Saturday, February 28, 2015

A Tribute to a Fallen Benefactor

He played second fiddle to a man who couldn’t act.  Yet he was no slouch as an actor.  The parts he played were varied, including Tevya in Fiddler on the Roof, King Arthur in Camelot, Fagin in Oliver, the King in the King and I, Paris in Mission Impossible, Goldman in The Man in the Glass Booth, and the title character in Caligula.  But who am I kidding.  Nobody remembers him playing any of those roles.  Even a Mission Impossible fan like me has long since repressed any memories of his participation in that show.   Like so many of his fans, I only want to recall him playing a single role.  A role of a lifetime.   A role that defined him to the point where he once wrote a book exclaiming that he was NOT the same person as the character he played.  As one of his greatest fans, I simply refused to believe him.   And ultimately, he came to change his mind.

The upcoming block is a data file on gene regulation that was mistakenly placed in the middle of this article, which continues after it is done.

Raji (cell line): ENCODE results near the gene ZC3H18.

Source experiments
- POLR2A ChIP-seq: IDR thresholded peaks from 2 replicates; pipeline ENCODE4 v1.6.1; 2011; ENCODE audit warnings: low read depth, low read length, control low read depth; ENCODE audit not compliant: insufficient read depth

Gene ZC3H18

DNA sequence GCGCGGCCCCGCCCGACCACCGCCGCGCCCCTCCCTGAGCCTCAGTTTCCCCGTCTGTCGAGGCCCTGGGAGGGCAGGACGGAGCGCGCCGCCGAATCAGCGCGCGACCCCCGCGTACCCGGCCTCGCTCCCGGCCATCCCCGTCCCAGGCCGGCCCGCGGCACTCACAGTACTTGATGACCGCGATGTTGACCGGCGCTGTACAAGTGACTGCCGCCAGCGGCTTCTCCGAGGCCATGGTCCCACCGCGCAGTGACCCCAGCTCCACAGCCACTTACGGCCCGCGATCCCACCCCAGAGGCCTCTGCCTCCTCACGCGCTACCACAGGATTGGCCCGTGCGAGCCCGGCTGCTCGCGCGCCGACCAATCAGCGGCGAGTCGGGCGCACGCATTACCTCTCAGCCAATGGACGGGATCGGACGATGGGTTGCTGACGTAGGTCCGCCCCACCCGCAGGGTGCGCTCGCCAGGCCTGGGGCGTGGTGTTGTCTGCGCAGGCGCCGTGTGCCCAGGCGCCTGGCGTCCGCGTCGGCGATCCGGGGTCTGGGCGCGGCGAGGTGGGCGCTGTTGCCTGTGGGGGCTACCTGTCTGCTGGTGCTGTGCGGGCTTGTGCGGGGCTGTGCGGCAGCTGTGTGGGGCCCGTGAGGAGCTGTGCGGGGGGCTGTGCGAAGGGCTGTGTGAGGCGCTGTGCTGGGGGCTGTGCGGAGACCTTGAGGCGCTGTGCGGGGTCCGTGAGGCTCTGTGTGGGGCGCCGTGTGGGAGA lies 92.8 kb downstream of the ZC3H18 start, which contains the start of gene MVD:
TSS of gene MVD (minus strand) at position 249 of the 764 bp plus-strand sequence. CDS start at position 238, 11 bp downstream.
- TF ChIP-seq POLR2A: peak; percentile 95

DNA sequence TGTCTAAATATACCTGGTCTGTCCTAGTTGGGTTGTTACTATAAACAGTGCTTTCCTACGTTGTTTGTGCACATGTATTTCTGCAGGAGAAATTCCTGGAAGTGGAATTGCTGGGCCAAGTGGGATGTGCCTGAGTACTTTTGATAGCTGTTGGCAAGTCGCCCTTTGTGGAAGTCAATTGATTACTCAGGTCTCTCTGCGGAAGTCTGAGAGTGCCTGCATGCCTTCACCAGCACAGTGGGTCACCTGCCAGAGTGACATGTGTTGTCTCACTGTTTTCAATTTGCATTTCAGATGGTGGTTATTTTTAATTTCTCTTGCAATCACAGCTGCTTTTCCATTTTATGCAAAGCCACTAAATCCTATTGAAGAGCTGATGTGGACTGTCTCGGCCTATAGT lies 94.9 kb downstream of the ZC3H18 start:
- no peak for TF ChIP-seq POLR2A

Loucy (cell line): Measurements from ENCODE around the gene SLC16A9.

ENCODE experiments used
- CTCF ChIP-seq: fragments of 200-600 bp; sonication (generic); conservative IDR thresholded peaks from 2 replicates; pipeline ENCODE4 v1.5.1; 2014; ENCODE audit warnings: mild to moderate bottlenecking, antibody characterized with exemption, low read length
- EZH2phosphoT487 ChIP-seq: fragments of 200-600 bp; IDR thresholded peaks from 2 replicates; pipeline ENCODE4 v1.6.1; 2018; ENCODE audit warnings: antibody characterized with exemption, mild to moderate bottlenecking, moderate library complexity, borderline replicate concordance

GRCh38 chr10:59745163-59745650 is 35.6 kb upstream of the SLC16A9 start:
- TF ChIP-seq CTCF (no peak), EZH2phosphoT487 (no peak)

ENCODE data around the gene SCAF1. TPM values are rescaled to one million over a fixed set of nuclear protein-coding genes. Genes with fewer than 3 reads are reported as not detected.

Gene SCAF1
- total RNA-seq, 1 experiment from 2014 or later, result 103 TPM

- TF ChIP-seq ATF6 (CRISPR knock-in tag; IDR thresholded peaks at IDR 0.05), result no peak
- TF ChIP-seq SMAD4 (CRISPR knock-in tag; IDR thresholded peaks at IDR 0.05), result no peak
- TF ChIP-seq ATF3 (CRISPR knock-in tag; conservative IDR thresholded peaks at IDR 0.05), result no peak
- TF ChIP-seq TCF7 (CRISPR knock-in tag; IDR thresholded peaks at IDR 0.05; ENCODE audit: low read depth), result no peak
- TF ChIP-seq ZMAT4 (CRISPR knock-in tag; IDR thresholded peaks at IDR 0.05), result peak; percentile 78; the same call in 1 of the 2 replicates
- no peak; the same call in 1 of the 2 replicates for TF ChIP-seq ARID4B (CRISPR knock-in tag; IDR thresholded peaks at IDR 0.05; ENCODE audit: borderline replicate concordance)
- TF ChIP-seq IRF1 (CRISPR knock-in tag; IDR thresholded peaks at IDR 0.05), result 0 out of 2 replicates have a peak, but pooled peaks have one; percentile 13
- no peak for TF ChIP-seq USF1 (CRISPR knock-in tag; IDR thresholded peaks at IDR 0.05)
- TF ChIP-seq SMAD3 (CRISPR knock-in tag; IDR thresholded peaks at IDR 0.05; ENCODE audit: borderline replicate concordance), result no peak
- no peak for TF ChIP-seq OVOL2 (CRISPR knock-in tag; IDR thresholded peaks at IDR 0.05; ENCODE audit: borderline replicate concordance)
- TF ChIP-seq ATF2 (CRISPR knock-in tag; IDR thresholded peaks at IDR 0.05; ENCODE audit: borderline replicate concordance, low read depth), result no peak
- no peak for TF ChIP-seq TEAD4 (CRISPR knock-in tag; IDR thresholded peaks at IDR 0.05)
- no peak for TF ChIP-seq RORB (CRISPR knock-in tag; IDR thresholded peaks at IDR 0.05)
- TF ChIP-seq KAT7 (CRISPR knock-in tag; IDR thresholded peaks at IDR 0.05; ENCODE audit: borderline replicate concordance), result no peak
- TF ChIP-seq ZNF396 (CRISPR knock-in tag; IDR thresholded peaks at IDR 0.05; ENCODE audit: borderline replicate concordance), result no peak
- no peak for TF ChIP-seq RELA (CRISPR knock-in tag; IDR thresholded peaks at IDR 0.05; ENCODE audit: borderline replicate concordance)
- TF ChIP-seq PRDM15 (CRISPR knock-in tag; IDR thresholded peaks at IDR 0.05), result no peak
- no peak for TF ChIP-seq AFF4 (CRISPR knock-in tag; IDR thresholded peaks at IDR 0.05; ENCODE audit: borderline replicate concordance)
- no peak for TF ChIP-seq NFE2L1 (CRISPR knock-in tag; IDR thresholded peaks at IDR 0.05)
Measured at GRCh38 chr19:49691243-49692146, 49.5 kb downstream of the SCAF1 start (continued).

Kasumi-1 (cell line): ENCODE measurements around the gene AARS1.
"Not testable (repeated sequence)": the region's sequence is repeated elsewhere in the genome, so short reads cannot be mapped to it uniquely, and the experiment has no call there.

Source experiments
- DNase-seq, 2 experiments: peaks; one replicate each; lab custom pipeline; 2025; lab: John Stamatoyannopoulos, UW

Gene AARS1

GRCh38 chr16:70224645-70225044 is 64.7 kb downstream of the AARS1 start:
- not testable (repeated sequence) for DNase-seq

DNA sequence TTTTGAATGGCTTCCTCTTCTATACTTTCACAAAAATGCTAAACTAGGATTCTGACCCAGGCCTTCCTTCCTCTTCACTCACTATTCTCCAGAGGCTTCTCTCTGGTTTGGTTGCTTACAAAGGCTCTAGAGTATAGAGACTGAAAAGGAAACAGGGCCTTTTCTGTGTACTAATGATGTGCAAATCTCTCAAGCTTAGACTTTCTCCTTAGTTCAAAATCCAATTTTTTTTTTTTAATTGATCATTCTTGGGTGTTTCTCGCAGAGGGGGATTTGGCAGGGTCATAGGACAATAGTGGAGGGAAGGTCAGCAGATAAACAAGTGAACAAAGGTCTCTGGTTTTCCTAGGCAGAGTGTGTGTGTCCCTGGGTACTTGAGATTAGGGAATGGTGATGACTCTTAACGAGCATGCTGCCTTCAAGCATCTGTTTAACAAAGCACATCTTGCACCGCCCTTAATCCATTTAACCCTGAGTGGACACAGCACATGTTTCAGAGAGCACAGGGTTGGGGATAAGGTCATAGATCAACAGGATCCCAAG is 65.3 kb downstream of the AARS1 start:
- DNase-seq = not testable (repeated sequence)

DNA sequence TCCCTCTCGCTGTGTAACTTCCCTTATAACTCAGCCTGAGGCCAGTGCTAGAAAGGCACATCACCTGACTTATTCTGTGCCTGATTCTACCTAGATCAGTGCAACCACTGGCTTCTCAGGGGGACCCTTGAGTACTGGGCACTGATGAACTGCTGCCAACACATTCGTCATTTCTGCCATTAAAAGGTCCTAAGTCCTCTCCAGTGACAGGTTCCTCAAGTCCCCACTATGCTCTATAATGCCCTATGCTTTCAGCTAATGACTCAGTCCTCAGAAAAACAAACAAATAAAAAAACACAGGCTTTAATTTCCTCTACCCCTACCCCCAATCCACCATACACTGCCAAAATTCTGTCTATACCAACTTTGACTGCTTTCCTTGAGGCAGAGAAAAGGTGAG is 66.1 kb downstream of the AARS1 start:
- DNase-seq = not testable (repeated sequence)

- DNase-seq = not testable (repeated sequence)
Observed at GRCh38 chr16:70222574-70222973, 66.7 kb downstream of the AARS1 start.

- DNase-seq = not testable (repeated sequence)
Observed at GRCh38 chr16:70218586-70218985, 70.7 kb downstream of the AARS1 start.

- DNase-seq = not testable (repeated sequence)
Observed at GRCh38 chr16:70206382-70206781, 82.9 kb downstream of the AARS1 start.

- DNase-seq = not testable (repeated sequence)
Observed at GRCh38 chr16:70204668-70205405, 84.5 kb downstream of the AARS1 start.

Leonard Nimoy’s autobiography, I Am Spock, was published in 1995.  I have kept a copy in my bedroom ever since, not far from a biography about another favorite pop culture icon, Stanley Kubrick.  Both Kubrick and Nimoy were Jewish.  Both were born around the same time (in the late 20s/early 30s).  Kubrick always fascinated me because his art evoked three parts id and two parts superego.  Nimoy’s Spock, by contrast, was four parts superego and only one part id.   But that element of the id was always there, lurking under the surface.   Without that element, Mr. Spock would never have been one-tenth as interesting.  

I’m not one to make objective pronouncements about the quality of art.  I see it largely if not primarily as a matter of taste.  So I will make no pretense of objectivity in uttering the following two proclamations.   Mr. Spock was the most human figure in the original Star Trek.  He was also the most interesting character in the history of television.